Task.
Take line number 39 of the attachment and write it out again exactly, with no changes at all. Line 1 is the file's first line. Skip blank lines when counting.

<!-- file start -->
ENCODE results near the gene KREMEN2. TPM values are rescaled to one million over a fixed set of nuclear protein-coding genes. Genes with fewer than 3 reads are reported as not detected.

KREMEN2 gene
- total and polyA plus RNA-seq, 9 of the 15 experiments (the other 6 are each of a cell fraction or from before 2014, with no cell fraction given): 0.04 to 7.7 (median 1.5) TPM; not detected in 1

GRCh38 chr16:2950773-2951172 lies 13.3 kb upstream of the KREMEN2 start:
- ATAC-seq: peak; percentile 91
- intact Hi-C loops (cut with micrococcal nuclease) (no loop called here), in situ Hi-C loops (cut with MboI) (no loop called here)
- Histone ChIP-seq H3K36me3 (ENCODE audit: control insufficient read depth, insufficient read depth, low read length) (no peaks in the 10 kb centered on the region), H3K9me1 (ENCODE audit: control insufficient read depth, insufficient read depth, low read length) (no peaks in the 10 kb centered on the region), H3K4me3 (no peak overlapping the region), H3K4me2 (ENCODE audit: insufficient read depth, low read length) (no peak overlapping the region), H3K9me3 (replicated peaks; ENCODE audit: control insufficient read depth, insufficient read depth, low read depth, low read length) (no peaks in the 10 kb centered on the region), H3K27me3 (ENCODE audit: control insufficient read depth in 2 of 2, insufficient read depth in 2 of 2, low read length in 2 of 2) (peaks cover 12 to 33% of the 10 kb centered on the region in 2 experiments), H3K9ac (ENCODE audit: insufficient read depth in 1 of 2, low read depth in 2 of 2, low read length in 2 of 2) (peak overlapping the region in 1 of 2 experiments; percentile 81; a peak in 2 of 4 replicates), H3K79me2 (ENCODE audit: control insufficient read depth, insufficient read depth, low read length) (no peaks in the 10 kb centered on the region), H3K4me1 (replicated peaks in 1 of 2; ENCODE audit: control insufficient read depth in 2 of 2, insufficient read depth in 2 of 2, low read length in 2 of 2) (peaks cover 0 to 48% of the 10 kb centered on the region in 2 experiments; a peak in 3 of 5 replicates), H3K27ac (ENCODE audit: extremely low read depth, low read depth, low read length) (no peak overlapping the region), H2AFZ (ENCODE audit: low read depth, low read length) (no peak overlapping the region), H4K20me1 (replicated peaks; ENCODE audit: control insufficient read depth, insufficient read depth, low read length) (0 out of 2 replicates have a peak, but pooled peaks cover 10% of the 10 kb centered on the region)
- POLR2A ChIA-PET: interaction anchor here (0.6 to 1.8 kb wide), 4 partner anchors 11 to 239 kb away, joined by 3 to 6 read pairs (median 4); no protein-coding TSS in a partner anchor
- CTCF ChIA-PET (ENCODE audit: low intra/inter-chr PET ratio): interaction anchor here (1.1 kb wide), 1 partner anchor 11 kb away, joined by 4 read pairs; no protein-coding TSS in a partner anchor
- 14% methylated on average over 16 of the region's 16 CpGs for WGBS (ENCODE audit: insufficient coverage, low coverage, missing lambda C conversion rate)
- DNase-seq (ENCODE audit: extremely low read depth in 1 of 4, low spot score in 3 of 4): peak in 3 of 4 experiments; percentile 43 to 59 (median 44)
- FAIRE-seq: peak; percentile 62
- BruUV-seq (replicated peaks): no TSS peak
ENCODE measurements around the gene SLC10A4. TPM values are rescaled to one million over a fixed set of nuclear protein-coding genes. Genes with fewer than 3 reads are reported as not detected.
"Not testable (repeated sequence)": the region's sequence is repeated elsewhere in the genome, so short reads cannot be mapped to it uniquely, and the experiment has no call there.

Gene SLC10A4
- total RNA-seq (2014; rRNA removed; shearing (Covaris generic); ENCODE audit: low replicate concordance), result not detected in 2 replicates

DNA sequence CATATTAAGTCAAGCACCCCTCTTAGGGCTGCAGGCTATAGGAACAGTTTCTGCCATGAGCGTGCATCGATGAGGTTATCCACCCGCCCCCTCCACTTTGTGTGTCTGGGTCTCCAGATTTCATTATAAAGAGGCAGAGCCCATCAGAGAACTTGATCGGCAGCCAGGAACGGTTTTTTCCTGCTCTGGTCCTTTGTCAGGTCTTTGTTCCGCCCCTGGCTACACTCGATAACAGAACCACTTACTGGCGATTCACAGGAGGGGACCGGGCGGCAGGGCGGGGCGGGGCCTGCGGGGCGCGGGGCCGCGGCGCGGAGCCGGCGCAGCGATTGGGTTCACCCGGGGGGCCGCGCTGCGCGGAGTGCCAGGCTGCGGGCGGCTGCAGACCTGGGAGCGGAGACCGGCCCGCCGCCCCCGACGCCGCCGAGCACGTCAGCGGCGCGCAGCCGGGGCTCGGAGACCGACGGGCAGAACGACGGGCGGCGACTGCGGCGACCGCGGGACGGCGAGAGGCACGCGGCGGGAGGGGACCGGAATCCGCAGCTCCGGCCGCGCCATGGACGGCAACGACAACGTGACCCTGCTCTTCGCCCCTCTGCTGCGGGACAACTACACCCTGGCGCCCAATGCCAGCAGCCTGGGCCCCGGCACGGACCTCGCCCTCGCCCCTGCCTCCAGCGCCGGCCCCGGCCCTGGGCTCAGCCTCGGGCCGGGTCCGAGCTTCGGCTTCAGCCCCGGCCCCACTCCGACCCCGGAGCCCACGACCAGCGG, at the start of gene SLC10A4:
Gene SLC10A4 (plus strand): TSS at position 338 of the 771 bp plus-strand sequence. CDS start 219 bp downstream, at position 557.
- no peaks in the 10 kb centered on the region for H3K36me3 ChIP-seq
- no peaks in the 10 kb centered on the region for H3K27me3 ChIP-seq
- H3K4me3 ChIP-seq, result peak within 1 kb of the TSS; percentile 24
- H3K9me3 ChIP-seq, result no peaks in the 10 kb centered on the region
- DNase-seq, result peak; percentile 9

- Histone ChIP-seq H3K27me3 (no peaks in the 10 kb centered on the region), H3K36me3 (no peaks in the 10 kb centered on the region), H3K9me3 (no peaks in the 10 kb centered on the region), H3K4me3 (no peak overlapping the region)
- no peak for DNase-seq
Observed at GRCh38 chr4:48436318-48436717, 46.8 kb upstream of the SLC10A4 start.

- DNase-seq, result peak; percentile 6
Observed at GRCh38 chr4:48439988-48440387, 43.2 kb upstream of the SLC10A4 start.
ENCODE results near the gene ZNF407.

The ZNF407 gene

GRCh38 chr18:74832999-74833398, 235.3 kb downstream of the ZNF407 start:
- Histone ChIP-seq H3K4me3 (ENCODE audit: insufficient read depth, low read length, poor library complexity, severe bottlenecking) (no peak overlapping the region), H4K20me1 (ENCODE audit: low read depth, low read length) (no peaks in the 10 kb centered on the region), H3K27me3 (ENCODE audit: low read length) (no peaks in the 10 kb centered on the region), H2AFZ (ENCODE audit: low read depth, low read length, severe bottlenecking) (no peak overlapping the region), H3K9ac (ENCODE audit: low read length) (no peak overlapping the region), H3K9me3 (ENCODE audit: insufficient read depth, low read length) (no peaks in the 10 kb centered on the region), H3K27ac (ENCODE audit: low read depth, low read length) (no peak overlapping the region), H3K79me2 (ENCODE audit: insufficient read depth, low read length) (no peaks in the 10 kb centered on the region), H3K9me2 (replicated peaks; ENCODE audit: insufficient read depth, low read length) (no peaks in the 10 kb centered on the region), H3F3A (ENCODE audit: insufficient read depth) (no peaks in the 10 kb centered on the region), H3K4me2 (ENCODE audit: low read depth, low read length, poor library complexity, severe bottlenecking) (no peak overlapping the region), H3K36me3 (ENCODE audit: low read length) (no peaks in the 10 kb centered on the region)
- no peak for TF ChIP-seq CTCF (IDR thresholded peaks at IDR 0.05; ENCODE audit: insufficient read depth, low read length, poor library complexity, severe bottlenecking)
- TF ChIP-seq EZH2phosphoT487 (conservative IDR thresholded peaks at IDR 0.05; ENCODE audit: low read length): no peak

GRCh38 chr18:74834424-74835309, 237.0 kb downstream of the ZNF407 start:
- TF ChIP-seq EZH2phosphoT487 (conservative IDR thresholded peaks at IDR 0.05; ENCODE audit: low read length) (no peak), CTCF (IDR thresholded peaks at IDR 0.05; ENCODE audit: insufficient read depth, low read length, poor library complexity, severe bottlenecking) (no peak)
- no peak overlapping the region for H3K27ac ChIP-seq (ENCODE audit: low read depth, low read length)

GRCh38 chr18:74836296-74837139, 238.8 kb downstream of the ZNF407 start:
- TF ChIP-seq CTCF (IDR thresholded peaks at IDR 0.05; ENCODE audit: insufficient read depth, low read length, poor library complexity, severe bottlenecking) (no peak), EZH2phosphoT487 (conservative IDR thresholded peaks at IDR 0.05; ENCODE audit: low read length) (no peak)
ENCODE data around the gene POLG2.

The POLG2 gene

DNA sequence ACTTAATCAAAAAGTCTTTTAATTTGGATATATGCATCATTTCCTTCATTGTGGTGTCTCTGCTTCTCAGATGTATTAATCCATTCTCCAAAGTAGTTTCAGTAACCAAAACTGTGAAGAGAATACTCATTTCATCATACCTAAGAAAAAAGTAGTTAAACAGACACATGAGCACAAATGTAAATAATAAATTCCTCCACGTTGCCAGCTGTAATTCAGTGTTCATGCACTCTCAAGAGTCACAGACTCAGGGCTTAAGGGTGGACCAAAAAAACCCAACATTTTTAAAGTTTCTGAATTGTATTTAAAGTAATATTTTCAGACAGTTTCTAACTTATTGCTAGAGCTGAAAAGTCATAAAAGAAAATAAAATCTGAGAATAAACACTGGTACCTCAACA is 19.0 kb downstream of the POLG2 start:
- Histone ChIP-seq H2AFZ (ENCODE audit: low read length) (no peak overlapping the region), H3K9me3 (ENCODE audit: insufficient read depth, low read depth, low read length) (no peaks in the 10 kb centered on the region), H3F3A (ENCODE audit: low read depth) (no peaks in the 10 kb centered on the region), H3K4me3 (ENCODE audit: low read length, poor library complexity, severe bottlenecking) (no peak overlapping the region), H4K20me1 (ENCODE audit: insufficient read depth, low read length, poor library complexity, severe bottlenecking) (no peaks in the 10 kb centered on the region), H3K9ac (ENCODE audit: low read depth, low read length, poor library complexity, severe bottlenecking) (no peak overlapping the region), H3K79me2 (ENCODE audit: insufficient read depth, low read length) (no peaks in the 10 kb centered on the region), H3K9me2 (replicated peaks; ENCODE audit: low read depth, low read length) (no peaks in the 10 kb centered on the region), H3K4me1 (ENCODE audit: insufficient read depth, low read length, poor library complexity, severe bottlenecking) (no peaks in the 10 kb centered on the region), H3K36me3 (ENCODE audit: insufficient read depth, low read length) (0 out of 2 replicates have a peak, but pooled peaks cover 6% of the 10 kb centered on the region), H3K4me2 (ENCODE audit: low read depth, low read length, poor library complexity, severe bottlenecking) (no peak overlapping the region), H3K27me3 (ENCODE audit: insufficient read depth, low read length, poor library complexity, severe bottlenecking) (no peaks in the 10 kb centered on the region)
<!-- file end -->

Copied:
GRCh38 chr18:74836296-74837139, 238.8 kb downstream of the ZNF407 start: